|Gifford Pinchot November 7, 1920
496 Bureau Drive
New Hartford, CT 06057
Progressive Hall of Fame
555 Hall St.
Washington, DC 20515
Dear Committee Members,
I am delighted to see that the United States Congress has finally decided to devote room in a museum to the leaders of the Progressive Movement. There has been a multitude of Progressive Movement leaders, and this movement tremendously impacted American History. Among the many notable members of the Progressive Movement I am the most prominent, as my qualifications will show you.
My passion in life has been to allow the all-important industry in America to continue flourishing while simultaneously preserving the natural beauty of the land for future generations. I firmly believe that there exists a balance between the two and can be achieved through the my skills in forestry. These practices help reduce the negative industrial. By using forestry, we will be able to enjoy the wonderful natural beauty that surrounds us.
To promote my passion of forestry, I started by getting a top-notch education both at Yale and Forestry school in France. Using my knowledge, I was able to become the first American trained in forestry and was able to successfully spread forestry ideas throughout the country. Through hard work and perseverance, I eventually became the Head of the Bureau of Forestry of the United States. As I worked my way up with the help of my good friend, Teddy Roosevelt, I spread my beliefs throughout the US and successfully established the basis for today’s conservationalist movement.
I would like to refer you to the enclosed resume for more information on my experience and skills. I am very interested in interviewing for this position and am available at any time. I would like to thank you for your time and look forward to hearing from you.
496 Bureau Drive
New Hartford, Connecticut, 06057
To represent the Progressive Movements of the late 19th and early 20th centuries through my inclusion in the Progressives Hall of Fame.
I believe that the United States industries should use what natural resources are necessary while keeping the environment in a healthy state through the use of forestry and conservation.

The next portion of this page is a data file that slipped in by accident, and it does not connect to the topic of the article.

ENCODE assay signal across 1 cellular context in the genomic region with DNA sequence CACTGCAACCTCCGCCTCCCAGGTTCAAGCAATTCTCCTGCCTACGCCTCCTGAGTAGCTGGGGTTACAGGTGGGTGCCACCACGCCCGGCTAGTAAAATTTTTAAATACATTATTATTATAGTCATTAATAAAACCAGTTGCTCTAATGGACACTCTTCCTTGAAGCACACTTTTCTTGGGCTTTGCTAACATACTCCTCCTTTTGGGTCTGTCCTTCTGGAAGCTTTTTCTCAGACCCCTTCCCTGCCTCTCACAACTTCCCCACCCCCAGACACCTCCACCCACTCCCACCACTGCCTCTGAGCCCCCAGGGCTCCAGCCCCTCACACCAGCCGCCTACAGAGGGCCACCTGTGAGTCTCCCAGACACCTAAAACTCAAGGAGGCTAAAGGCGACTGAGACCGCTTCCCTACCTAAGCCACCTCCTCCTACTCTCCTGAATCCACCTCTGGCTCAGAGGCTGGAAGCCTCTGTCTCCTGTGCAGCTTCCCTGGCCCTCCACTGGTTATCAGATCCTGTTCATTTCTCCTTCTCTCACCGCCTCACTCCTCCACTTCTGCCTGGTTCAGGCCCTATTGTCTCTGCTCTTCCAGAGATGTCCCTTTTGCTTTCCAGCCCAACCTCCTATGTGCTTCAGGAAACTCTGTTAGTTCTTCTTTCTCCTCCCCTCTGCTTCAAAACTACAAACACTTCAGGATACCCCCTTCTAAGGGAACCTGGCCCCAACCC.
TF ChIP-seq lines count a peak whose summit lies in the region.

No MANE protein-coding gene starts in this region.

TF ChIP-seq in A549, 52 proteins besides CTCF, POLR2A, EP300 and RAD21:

-Phillips Exeter Academy
Batchelor of the Arts Degree (B.A.)
-L’Ecole Nationale Forestiere
Forestry School In Nancy, France
-Also studied forestry in Germany, Switzerland and Austria
Worked Lands on Biltmore Estate, 1892
- First systematic forest work
Member of the National Forest Commission, 1896
Chief of Bureau of Forestry, 1898
Served as Pennsylvania’s Commissioner of Forestry, (1920-22)
Served Two Terms as Governor of Pennsylvania (1923-27, 1931-35)
Created Pennsylvania state budget
Erased the state's debt
Speeches on Conservation
National Governors Conference, 1907
National Conservation Commission, 1908
White House Conference on the Conservation of Natural Resources, 1908
National Conservation Commission, 1908
North American Conservation Conference, 1909
- for 15 years he served as president
- made to watch over the development of public lands
Water Power Act of 1920
National Park Service Act of 1916
Forest Reserve Act of 1891
Theodore is a close friend whom I met prior to his presidency. We worked together to further both our careers and the health of the natural world.
Dr. Dietrich Brands
This man ensured me I would be able to get a great education in French forestry school. He is a famous forestry professor and showed me which way t o turn to build a solid foundation for my future career.
John is a famous naturalist who is one of my oldest and dearest friends. We often trade stories. He could testify that I have all necessary knowledge.
Pinchot, Gifford. Breaking New Ground. Island Press, 1998.
This was a book actually written by Pinchot that was used to learn about his perspective of forestry.
U.S. Congress, House of Representatives, Committee on the Public Lands, Hearings, Hetch Hetchy Dam Site, 63d cong, 1st sess. (June 25-28, July 7, 1913), pp.25ff
Kennedy, David, Thomas Bailey. The American Spirit. Boston, Mass.: Houghton Mifflin, 2002
This book was used to examine how Pinchot speaks persuasively in a public environment and also to better understand his views.
Pinchot, Gifford. The Fight for Conservation. New York: Doubleday, Page & Company, 1910.
This was a book actually written by Pinchot that I used to learn about his perspective of forestry.
Hines, Gary. Midnight Forests. Honesdale, Pennsylvania: Boyds Mills Press, Inc, 2005.
This was a children’s book about Pinchot’s life. I used it to gain basic knowledge of his life.
Fox, Stephen. The American Covservation Movement. Madison, Wisconsin: The University of Wisconsin Press, 1981.
This was a source I used to gain more specific information on what Pinchot achieved.
The Forest History Society. 3 June 2009. 2 November 2009. www.foresthistory.org
This was a source I used to gain more specific information about Pinchot’s life and accomplishments.
Lewis, James. “A Biographical Portrait of Gifford Pinchot” 17 Nov. 2009 < http://www.foresthistory.org>
I used this biographical source to learn more about where Pinchot studied for his career in forestry and also what acts he got passed in the name of comservation.
“Committee on the History of the Federal Reserve System” 17 Nov. 2009
I used this source to access an accurate timeline of Pinchot’s Life.
Department of Conservation and Natural Resources. 17 Nov. 2009. < http://www.dcnr.state.pa.us/index.aspx>
I used this source to gain more specific knowledge about Pinchot’s role as Governor of PA.